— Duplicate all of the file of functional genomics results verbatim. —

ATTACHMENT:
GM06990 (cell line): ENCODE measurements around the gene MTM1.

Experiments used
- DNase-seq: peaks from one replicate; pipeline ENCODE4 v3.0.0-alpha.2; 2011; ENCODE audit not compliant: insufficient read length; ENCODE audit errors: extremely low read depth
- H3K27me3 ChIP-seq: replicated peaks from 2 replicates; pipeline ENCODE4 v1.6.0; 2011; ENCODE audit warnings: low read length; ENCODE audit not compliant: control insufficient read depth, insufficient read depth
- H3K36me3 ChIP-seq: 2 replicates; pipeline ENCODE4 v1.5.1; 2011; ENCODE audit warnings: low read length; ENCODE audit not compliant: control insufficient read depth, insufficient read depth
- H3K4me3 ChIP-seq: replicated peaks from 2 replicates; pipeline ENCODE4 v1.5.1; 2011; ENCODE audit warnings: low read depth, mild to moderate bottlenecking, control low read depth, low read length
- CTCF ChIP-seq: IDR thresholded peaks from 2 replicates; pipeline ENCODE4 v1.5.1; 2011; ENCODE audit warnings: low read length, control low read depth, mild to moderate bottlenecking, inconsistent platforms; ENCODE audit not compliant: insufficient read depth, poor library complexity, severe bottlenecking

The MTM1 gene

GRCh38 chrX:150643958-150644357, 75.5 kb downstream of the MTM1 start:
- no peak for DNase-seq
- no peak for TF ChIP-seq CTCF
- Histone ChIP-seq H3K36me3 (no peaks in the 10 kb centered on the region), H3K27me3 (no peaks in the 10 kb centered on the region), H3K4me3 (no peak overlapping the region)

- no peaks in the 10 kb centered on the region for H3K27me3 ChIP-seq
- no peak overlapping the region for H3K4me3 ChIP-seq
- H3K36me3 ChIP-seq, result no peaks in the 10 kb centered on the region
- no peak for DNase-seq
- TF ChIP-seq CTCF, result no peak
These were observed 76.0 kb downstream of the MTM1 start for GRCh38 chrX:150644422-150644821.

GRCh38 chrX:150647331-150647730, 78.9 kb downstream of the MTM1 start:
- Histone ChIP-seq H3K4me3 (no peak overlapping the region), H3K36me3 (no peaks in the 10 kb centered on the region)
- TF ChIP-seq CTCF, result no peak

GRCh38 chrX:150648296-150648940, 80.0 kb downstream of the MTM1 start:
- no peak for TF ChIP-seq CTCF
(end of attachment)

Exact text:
GM06990 (cell line): ENCODE measurements around the gene MTM1.

Experiments used
- DNase-seq: peaks from one replicate; pipeline ENCODE4 v3.0.0-alpha.2; 2011; ENCODE audit not compliant: insufficient read length; ENCODE audit errors: extremely low read depth
- H3K27me3 ChIP-seq: replicated peaks from 2 replicates; pipeline ENCODE4 v1.6.0; 2011; ENCODE audit warnings: low read length; ENCODE audit not compliant: control insufficient read depth, insufficient read depth
- H3K36me3 ChIP-seq: 2 replicates; pipeline ENCODE4 v1.5.1; 2011; ENCODE audit warnings: low read length; ENCODE audit not compliant: control insufficient read depth, insufficient read depth
- H3K4me3 ChIP-seq: replicated peaks from 2 replicates; pipeline ENCODE4 v1.5.1; 2011; ENCODE audit warnings: low read depth, mild to moderate bottlenecking, control low read depth, low read length
- CTCF ChIP-seq: IDR thresholded peaks from 2 replicates; pipeline ENCODE4 v1.5.1; 2011; ENCODE audit warnings: low read length, control low read depth, mild to moderate bottlenecking, inconsistent platforms; ENCODE audit not compliant: insufficient read depth, poor library complexity, severe bottlenecking

The MTM1 gene

GRCh38 chrX:150643958-150644357, 75.5 kb downstream of the MTM1 start:
- no peak for DNase-seq
- no peak for TF ChIP-seq CTCF
- Histone ChIP-seq H3K36me3 (no peaks in the 10 kb centered on the region), H3K27me3 (no peaks in the 10 kb centered on the region), H3K4me3 (no peak overlapping the region)

- no peaks in the 10 kb centered on the region for H3K27me3 ChIP-seq
- no peak overlapping the region for H3K4me3 ChIP-seq
- H3K36me3 ChIP-seq, result no peaks in the 10 kb centered on the region
- no peak for DNase-seq
- TF ChIP-seq CTCF, result no peak
These were observed 76.0 kb downstream of the MTM1 start for GRCh38 chrX:150644422-150644821.

GRCh38 chrX:150647331-150647730, 78.9 kb downstream of the MTM1 start:
- Histone ChIP-seq H3K4me3 (no peak overlapping the region), H3K36me3 (no peaks in the 10 kb centered on the region)
- TF ChIP-seq CTCF, result no peak

GRCh38 chrX:150648296-150648940, 80.0 kb downstream of the MTM1 start:
- no peak for TF ChIP-seq CTCF